Tuesday, May 31, 2016

3 Ways to Tackle Waste Management in Low-Resource Settings

Plastic bottles pile up near a water source in the DR.
Imagine it’s a Tuesday morning and you just rolled your trash can to the curb for weekly pickup. In a few hours, a garbage truck will swing by and you’ll never see that solid waste again; out of sight, out of mind. But in some regions of the world, this process isn't so easy.

In the Dominican Republic, solid waste management is a huge challenge due to a lack of resources and limited space for inhabitants and landfills. Trash collection is virtually non-existent on the island and practices are unsafe for handlers where it does exist. Materials like plastic, pharmaceuticals, and fertilizers are often disposed of improperly, contaminating the water supply and posing a serious hazard to public health.

In January, Farmer-to-Farmer volunteer Annette Poliwka traveled to the DR as a solid waste management specialist to assess local challenges through meetings with schools, universities and community leaders. Here are some important take-aways from Annette’s recommendations to improve waste management practices in the Dominican Republic:

1) Invest in local communities
Annette found human behavior to be one of the biggest barriers to effective waste management. If community habits can change, then recycling and compost programs are far more likely to be effective. After meeting with local NGO Plan Yaque, Annette’s suggested creating a public media campaign on the benefits of composting, the water cycle, and climate change. Additionally, Annette proposed a community recycling center where residents can purchase recycled plastics, exchange old clothing, and dispose of toxic materials. This prevents the contamination of groundwater, increases citizen engagement, and improves public health!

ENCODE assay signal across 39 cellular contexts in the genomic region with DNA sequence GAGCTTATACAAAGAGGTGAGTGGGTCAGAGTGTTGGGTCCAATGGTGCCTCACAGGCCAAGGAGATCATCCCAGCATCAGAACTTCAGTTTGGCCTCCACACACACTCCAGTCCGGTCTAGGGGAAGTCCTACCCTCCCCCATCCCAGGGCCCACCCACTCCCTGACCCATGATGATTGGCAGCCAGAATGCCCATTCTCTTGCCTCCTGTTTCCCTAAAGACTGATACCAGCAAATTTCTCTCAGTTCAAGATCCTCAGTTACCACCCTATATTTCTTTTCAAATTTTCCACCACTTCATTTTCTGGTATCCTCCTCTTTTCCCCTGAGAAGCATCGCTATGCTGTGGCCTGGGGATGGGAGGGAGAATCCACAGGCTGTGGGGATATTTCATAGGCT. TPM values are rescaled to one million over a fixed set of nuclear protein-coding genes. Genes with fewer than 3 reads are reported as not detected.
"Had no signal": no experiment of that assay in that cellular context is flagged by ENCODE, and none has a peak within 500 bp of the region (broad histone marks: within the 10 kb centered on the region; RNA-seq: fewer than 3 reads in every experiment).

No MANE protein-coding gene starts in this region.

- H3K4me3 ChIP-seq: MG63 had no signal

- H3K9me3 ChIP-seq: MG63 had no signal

2) Empower youth
During her time in the DR, Annette’s waste management project was met with enthusiasm by students at Jarabacoa Environmental School. They were excited by the recycling and composting plan she helped create and the wealth of resources she provided to reduce waste at the school. The youth were clearly invested in solving this problem and have excellent leadership skills for shaping community habits and behavior. Greater youth engagement means greater potential for future sustainable solutions!

3) Form Partnerships 
Plastic used to protect banana crops from pests
will be thrown into a landfill after use.

Many of the major problems Annette observed in the DR are common in other settings where waste management resources are low. Puerto Rico, Mexico, and even the local resort have developed programs for sustainable materials management that can serve as models for new initiatives in schools and communities on the island. Worm composting, waste mapping, and public-private partnerships are all part ofsolutions that the DR can adopt by forming cohesive partnerships with existing organizations. 

Browse around the rest of our blog to read more about the Jarabacoa Environmental School, climate change education, Plan Yaque, and water quality projects.

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